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Midnight Marauders: The Grey Organisation Return To The Scene Of The Crime
Geoff Cowart , February 12th, 2022 09:24

Thirty-seven years ago, a midnight attack by a provocative art collective shocked London and the swanky dealers of Mayfair. Geoff Cowart takes a trip back in time to The Mayor Gallery

Picture by Andrew Catlin

Who says crime doesn’t pay? A new show at The Mayor Gallery showcases newly printed photographs chronicling a1985 attack by the Grey Organisation that saw the gallery’s Cork Street windows audaciously splattered in grey paint.

The vandals certainly made a stir as galleries up and down the Mayfair street were targeted with their energetic outbursts of emulsion. Displayed for the first time, these new super-sized images capture the aftermath as Met Police officers surveyed the scene with their torches – deftly juxtaposed with the original crime reports, outraged newspaper clippings, and even a tin of the Tesco grey with its evidence tag intact.

Curated by William Ling, the huge black-and-white images are also accompanied by a selection of seminal artwork from Grey Organisation’s archive. The collective – active from the early 1980s until the group disbanded in 1991 – ran the creative gamut with their work, evidenced by photos of an early performance-cum-demonstration outside London’s ICA, to a later preparatory study for the day-glo cover of De La Soul’s seminal album, 3 Feet High and Rising.

But on that evening – 21 May 1985 – the Met Police became the unwitting accomplices of the group by documenting their first-ever appearance in the upmarket Cork Street. Under cover of darkness, the four twentysomething artists dressed in boiler suits popped out of the back of a white Transit van armed with a grudge-load of watered-down grey paint. Afterwards, they unzipped to reveal their shaved heads and trademark sharp suits and sped towards Covent Garden to pop corks at the swanky Zanzibar.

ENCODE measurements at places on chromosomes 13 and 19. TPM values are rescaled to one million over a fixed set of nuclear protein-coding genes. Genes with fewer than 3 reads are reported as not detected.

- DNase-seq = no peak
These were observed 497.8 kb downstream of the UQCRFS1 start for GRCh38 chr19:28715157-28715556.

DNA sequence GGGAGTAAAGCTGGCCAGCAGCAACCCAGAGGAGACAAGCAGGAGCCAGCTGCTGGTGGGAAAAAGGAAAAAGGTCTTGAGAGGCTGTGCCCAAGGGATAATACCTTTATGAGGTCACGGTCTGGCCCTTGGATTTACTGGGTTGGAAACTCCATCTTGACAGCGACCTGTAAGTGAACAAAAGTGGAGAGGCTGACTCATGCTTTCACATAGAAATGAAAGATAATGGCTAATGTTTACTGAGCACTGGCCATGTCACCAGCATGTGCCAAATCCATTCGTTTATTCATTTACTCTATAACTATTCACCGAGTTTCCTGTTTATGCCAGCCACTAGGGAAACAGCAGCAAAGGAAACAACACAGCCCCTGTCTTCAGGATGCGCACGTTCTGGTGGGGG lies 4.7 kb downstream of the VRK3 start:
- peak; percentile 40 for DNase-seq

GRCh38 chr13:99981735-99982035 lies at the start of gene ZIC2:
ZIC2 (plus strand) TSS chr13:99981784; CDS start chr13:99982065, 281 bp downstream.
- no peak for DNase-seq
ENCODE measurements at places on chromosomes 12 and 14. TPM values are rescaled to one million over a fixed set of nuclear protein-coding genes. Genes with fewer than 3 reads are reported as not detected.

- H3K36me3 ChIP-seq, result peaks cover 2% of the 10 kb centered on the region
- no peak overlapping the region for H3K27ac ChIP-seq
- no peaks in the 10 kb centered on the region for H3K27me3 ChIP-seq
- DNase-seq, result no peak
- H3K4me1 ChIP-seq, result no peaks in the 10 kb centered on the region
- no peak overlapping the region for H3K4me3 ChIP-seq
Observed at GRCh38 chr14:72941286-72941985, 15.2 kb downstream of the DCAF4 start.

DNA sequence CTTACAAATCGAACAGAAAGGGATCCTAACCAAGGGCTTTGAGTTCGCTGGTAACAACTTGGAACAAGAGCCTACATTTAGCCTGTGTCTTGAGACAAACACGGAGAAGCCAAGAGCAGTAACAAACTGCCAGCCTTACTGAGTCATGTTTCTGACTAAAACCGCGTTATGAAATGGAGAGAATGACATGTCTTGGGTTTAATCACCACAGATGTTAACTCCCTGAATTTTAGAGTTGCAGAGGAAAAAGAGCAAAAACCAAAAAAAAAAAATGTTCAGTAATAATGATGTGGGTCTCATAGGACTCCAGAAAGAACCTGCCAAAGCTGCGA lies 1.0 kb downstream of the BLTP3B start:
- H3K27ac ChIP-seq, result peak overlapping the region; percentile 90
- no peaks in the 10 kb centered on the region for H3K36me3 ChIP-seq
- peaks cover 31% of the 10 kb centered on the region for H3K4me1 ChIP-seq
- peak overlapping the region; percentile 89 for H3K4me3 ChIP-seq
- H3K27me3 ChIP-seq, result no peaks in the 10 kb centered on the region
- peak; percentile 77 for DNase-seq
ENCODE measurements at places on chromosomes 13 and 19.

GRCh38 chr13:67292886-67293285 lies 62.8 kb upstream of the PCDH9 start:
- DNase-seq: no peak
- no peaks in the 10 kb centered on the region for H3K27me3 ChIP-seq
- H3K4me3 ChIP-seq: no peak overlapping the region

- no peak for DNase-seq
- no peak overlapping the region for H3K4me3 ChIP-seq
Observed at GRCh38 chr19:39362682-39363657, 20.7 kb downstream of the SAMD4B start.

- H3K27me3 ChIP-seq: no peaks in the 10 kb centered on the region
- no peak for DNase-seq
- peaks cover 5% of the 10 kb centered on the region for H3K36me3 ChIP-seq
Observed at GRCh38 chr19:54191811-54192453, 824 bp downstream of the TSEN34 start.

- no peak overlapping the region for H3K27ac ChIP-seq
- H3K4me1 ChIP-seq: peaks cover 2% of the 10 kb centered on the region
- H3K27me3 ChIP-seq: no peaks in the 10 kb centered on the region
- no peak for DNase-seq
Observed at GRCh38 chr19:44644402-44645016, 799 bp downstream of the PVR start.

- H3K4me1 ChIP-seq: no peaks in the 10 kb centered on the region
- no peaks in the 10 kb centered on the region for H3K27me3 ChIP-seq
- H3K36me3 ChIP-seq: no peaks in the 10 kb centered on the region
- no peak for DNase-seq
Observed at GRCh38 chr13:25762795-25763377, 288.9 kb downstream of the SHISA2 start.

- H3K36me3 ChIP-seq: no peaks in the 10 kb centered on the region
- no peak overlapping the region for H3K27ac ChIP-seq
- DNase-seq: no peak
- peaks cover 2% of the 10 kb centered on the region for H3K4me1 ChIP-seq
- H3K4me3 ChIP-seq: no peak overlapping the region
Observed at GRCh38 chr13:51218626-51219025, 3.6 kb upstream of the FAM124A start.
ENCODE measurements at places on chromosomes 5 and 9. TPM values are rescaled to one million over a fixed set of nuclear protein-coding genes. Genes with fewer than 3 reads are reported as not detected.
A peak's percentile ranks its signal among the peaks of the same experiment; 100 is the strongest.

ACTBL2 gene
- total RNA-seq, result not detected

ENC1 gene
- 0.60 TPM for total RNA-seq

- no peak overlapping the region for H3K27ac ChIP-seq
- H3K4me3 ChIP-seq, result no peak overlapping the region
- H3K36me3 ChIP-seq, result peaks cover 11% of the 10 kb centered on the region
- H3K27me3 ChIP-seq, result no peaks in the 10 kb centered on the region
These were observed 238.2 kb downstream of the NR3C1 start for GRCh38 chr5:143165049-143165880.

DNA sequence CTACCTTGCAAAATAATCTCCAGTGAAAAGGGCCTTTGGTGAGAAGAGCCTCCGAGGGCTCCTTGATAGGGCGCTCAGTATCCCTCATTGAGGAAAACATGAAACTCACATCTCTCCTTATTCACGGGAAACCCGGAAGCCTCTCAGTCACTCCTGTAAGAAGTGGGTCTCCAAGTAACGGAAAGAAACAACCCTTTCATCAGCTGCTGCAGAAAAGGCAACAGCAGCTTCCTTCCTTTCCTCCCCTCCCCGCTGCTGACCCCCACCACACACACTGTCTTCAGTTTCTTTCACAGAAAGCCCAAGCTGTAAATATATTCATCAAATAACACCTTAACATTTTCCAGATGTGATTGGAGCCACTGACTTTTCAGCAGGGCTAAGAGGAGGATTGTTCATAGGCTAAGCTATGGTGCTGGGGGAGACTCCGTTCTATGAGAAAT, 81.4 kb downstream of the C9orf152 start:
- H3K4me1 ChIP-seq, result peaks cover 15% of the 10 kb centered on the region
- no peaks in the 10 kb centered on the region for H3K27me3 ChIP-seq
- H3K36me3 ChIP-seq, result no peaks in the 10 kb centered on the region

The midnight attack is vividly recalled in the exhibition’s catalogue by London-born Toby Mott, the Grey Organisation’s spokesperson and chief protagonist:

“I’m apprehensive. This is it. There’s no going back. We are not like the other tossers talking about doing this and that; we are going to do it. In the cramped, dark back of the van we pull overalls over our grey suits, getting ready for action.

“In teams of two … we rush over to the gallery windows lining the street. With all my might and fury, I throw my tin of grey paint on to the plate glass window. Laughing with the others we speed off into the night, not quite believing what we’ve done.”

It’s fitting that the show returns to The Mayor Gallery. It’s the only targeted venue remaining in Cork Street, with others such as the Waddington, Mercury, and Knoedler galleries all long gone. “If James Mayor could be persuaded to forgive and forget and host the show, it might be that the art world would slowly begin to grant Grey Organisation the attention it deserves and recognise its historical significance,” Ling schemed.

Without hesitation, the show was agreed. On the night in question, Mayor himself remembers returning from dinner to retrieve his car and chuckled to see the paint-smeared windows stretching up the street. The memory still triggers a mischievous curl of his lips. Did you know anything about the group before the attack, I asked James?